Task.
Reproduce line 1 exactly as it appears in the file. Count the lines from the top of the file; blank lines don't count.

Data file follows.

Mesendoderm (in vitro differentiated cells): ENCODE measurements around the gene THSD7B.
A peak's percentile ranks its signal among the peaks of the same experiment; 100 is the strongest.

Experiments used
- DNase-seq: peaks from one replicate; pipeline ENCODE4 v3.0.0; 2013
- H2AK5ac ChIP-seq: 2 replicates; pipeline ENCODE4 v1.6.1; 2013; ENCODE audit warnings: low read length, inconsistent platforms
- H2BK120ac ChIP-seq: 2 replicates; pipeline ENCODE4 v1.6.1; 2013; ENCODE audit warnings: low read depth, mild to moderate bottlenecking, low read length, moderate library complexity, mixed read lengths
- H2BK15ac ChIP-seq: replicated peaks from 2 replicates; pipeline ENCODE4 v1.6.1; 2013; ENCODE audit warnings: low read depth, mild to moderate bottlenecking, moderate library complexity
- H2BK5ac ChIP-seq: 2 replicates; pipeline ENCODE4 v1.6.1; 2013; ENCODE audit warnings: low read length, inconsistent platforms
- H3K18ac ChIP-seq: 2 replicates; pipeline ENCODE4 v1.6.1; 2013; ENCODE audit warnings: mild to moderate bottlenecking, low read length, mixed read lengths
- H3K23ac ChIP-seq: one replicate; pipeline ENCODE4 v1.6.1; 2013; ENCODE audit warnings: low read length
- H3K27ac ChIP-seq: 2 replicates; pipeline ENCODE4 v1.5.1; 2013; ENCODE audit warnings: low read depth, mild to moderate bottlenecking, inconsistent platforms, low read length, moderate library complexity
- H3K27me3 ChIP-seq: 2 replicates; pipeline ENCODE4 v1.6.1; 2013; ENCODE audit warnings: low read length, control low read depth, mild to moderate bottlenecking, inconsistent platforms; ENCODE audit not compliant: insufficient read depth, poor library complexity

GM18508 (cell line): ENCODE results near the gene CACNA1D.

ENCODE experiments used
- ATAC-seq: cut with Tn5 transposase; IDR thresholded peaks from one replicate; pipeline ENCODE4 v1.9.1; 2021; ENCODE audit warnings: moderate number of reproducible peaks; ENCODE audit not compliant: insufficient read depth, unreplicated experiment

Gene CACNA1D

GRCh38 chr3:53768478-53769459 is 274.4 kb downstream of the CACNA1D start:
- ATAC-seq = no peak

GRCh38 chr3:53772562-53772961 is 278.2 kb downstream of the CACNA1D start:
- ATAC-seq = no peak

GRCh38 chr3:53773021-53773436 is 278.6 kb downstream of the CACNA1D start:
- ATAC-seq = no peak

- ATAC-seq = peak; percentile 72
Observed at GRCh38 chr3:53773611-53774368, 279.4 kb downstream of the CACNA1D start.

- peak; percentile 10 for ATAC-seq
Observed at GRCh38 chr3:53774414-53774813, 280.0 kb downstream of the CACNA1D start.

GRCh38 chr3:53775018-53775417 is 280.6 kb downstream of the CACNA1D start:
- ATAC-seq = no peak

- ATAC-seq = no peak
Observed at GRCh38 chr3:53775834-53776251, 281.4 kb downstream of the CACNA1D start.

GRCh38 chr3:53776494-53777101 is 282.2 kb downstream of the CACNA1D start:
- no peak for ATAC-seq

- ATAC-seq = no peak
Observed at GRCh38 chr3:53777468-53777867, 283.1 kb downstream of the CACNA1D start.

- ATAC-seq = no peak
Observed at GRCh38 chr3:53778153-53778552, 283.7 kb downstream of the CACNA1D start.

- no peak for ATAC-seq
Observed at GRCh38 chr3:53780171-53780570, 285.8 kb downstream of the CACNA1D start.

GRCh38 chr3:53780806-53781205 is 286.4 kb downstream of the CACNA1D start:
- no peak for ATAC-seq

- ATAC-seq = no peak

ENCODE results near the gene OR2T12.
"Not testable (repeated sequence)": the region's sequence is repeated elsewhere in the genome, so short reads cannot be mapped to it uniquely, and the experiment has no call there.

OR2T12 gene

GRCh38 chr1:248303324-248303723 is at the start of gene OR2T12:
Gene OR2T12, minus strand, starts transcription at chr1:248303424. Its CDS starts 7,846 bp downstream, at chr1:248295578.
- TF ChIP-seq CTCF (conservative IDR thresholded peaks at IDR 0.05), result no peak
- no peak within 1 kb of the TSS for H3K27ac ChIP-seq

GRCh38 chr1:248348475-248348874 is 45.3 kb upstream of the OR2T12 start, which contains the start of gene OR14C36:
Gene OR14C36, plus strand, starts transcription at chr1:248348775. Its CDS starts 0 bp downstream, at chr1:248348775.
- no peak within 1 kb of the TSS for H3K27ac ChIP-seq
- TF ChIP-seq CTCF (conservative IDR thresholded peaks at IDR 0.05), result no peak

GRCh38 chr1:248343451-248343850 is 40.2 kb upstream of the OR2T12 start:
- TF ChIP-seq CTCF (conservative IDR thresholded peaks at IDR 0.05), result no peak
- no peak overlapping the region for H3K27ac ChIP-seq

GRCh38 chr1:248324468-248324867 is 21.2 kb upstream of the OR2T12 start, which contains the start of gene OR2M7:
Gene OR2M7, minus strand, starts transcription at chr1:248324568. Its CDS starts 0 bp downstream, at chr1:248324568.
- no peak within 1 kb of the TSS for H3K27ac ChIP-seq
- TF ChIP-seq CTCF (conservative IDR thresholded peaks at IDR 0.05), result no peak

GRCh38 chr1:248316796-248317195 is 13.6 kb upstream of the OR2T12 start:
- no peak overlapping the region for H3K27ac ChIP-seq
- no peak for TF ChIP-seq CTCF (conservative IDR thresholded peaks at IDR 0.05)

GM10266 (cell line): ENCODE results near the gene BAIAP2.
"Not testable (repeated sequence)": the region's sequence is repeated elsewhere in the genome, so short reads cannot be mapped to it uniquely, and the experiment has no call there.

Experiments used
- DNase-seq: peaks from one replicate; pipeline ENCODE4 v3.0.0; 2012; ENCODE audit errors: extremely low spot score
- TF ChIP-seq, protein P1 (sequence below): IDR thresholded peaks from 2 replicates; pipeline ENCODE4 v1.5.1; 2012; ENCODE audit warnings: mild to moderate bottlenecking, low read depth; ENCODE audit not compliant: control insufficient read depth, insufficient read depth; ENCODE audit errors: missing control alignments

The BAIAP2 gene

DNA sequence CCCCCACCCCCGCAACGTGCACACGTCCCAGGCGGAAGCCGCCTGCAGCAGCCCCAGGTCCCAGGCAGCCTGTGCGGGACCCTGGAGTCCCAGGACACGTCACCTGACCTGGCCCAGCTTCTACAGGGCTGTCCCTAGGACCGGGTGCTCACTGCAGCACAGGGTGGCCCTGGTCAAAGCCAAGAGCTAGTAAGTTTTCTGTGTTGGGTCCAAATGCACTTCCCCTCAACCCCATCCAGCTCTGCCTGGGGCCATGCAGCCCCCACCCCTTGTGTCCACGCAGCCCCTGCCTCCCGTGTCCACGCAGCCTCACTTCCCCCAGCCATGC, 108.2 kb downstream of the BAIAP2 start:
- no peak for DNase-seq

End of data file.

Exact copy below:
Mesendoderm (in vitro differentiated cells): ENCODE measurements around the gene THSD7B.